1. Garball
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    Garball Sometimes nothing can be a real cool hand. Supporter Contributor

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    May I see your imagination?

    Discussion in 'General Writing' started by Garball, May 1, 2013.

    "Gar. That name itself is revolting. I can't believe I'm about to eat one. I would tell you that it smells fishy, or muddy rather, but truth be told, I can't smell a damn thing through the hot peanut oil and cornmeal batter. Don't know what kind it is; long nose, short nose, spotted, alligator. Course it's not Florida gar; they live in, well, Florida. And you know ain't no way no proud Bayou Bengal is gonna eat something exclusively from Florida."

    Without my use of a dialogue tag, will you describe the character who just told you the above statement?

    I have a bet with a somebody what the most popular answer (or close to it) will be.
     
  2. minstrel
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    minstrel Leader of the Insquirrelgency Staff Supporter Contributor

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    It's really hard to say, given only three lines. Also, the milieu is the deep South, and I don't have much experience there, so my ear for the dialect is worse than useless.

    But based on what I see here and the stereotypes I'm familiar with, I'm envisioning a middle-aged white Southern woman fed with plantation money who's been to finishing school that didn't take very well. She's used to being waited on by African-American servants. She's stuck-up, supercilious, and ignorant. She claims to love Jesus but can't list the Ten Commandments. I don't like her much.

    Is there a prize for this? :)
     
  3. mammamaia
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    mammamaia nit-picker-in-chief Contributor

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    well, since that character is you, and we've never met, i'd be hard put to describe you other than to say that you seem to like playing 'head games' and need to work on your grammar... ;)
     
  4. chicagoliz
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    chicagoliz Contributing Member Contributor

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    It is funny to read Minstrel's take, because mine is totally different. I absolutely picture a man. Hard to say what age -- my first thought was maybe in his fifties, but I could also see him being younger, although no younger than twenty-five or so. He's from LA, and proud of it, but worldly enough to realize there are different tastes and types of gators. He's probably been to Florida, at least on a visit. He may have even lived somewhere else, but he's returned home, choosing to stay in LA, satisfied that he is correct that it is better than anyplace else. He's wise, but not conceited -- he loves his fellow bayou dwellers. He doesn't like the homogenization of all the various foods that are suddenly battered and deep fried -- he'd rather keep the focus on the particular food itself, and disguising it in this way is not a good thing. (Although he would not use or think the word "homogenization.") Different things should remain different -- they can all be equally valid, but you should know what you're eating. He, being from LA, though, wants to stick with the LA cuisine. So far, I do like this guy.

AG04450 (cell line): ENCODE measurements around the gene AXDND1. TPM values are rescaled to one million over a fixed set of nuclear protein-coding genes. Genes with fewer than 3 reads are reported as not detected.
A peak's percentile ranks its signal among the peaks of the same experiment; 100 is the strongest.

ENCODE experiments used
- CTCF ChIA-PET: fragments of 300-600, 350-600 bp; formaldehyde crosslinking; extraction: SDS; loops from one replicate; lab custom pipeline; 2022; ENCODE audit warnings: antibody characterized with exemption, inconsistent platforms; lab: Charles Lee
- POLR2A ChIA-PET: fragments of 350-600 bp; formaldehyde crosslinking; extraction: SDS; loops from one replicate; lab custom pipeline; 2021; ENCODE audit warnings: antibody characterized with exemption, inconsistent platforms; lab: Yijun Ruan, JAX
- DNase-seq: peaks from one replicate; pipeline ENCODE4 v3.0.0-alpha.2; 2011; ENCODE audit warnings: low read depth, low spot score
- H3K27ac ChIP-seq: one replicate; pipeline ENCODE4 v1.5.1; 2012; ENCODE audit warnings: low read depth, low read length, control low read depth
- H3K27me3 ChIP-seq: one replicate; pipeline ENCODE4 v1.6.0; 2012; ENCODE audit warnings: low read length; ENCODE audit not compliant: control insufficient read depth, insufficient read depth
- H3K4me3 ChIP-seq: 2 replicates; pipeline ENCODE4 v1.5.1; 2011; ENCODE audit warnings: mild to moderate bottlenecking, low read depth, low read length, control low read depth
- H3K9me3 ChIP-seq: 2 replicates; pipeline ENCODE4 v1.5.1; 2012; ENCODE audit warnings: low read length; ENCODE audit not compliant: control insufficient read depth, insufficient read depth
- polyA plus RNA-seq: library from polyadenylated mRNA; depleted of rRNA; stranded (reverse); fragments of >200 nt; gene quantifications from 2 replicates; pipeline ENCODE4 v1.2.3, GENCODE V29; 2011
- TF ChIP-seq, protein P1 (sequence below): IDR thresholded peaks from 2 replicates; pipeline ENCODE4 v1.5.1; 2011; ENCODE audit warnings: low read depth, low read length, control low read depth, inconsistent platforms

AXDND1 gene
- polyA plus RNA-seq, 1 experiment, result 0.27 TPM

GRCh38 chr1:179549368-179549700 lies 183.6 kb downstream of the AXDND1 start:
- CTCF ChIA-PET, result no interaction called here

5. Garball
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    Garball Sometimes nothing can be a real cool hand. Supporter Contributor

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    Minstrel, chicagoliz

    I love the depth of your answers! I will give time for a few more responses before breaking down the passage into the different elements that we attempted to use in order to elicit different characterizations.
    To the victor goes the six-pack!
     
  6. erebh
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    erebh Contributing Member Contributor

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    Yeah not sure where minstrel got the woman from, I imagine a colonel sanders type guy with a fine ol' beard an' a big ol' hat who sits in his local diner fixin' his whiskers while shooting the southern breeze with a JD - no coke mind - with his booted feet on the chair opposite, maybe leaning back on two chair legs shhh-mokin' and dropping n-bombs out the winda at folk he don't got much time for...
     
  7. Pheonix
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    Pheonix A Singer of Space Operas and The Fourth Mod of RP Staff Contributor